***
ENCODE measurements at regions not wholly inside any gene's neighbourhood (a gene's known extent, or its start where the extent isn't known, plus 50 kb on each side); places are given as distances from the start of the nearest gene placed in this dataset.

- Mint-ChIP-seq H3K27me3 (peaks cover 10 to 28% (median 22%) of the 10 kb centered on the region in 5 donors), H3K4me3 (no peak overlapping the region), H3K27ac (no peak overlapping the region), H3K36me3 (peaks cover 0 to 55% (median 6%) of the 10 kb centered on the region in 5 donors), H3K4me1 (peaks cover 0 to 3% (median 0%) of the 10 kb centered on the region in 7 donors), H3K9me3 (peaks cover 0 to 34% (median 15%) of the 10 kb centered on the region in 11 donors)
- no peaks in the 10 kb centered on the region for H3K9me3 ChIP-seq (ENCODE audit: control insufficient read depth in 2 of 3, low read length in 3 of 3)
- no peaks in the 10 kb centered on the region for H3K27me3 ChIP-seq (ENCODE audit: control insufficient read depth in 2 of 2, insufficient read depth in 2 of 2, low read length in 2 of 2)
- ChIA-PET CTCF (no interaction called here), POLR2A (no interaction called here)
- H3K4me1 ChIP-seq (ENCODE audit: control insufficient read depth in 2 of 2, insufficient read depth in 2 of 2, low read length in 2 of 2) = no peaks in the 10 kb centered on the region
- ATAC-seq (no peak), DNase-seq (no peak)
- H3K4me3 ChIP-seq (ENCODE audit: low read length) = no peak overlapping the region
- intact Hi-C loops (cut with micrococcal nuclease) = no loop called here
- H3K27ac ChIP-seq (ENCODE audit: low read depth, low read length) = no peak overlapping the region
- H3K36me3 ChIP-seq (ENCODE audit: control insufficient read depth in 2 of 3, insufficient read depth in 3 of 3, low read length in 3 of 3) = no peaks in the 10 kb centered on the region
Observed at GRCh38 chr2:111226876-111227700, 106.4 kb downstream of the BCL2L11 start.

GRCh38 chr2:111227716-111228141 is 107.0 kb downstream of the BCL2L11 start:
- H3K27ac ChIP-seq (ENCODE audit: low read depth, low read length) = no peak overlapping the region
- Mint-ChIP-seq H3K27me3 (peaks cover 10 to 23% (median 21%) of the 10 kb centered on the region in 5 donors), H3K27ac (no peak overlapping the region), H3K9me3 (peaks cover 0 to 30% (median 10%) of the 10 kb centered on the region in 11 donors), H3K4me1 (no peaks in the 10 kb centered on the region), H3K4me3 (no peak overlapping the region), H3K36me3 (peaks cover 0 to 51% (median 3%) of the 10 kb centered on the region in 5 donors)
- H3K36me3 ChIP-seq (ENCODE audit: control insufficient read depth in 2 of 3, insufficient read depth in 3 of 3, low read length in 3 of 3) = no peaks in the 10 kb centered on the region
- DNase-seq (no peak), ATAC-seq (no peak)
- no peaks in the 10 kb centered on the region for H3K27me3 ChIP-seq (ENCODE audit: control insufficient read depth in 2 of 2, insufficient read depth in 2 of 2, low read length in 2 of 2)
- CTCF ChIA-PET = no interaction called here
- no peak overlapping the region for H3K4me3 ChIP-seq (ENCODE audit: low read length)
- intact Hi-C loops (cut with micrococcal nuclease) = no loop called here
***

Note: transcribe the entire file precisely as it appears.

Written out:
ENCODE measurements at regions not wholly inside any gene's neighbourhood (a gene's known extent, or its start where the extent isn't known, plus 50 kb on each side); places are given as distances from the start of the nearest gene placed in this dataset.

- Mint-ChIP-seq H3K27me3 (peaks cover 10 to 28% (median 22%) of the 10 kb centered on the region in 5 donors), H3K4me3 (no peak overlapping the region), H3K27ac (no peak overlapping the region), H3K36me3 (peaks cover 0 to 55% (median 6%) of the 10 kb centered on the region in 5 donors), H3K4me1 (peaks cover 0 to 3% (median 0%) of the 10 kb centered on the region in 7 donors), H3K9me3 (peaks cover 0 to 34% (median 15%) of the 10 kb centered on the region in 11 donors)
- no peaks in the 10 kb centered on the region for H3K9me3 ChIP-seq (ENCODE audit: control insufficient read depth in 2 of 3, low read length in 3 of 3)
- no peaks in the 10 kb centered on the region for H3K27me3 ChIP-seq (ENCODE audit: control insufficient read depth in 2 of 2, insufficient read depth in 2 of 2, low read length in 2 of 2)
- ChIA-PET CTCF (no interaction called here), POLR2A (no interaction called here)
- H3K4me1 ChIP-seq (ENCODE audit: control insufficient read depth in 2 of 2, insufficient read depth in 2 of 2, low read length in 2 of 2) = no peaks in the 10 kb centered on the region
- ATAC-seq (no peak), DNase-seq (no peak)
- H3K4me3 ChIP-seq (ENCODE audit: low read length) = no peak overlapping the region
- intact Hi-C loops (cut with micrococcal nuclease) = no loop called here
- H3K27ac ChIP-seq (ENCODE audit: low read depth, low read length) = no peak overlapping the region
- H3K36me3 ChIP-seq (ENCODE audit: control insufficient read depth in 2 of 3, insufficient read depth in 3 of 3, low read length in 3 of 3) = no peaks in the 10 kb centered on the region
Observed at GRCh38 chr2:111226876-111227700, 106.4 kb downstream of the BCL2L11 start.

GRCh38 chr2:111227716-111228141 is 107.0 kb downstream of the BCL2L11 start:
- H3K27ac ChIP-seq (ENCODE audit: low read depth, low read length) = no peak overlapping the region
- Mint-ChIP-seq H3K27me3 (peaks cover 10 to 23% (median 21%) of the 10 kb centered on the region in 5 donors), H3K27ac (no peak overlapping the region), H3K9me3 (peaks cover 0 to 30% (median 10%) of the 10 kb centered on the region in 11 donors), H3K4me1 (no peaks in the 10 kb centered on the region), H3K4me3 (no peak overlapping the region), H3K36me3 (peaks cover 0 to 51% (median 3%) of the 10 kb centered on the region in 5 donors)
- H3K36me3 ChIP-seq (ENCODE audit: control insufficient read depth in 2 of 3, insufficient read depth in 3 of 3, low read length in 3 of 3) = no peaks in the 10 kb centered on the region
- DNase-seq (no peak), ATAC-seq (no peak)
- no peaks in the 10 kb centered on the region for H3K27me3 ChIP-seq (ENCODE audit: control insufficient read depth in 2 of 2, insufficient read depth in 2 of 2, low read length in 2 of 2)
- CTCF ChIA-PET = no interaction called here
- no peak overlapping the region for H3K4me3 ChIP-seq (ENCODE audit: low read length)
- intact Hi-C loops (cut with micrococcal nuclease) = no loop called here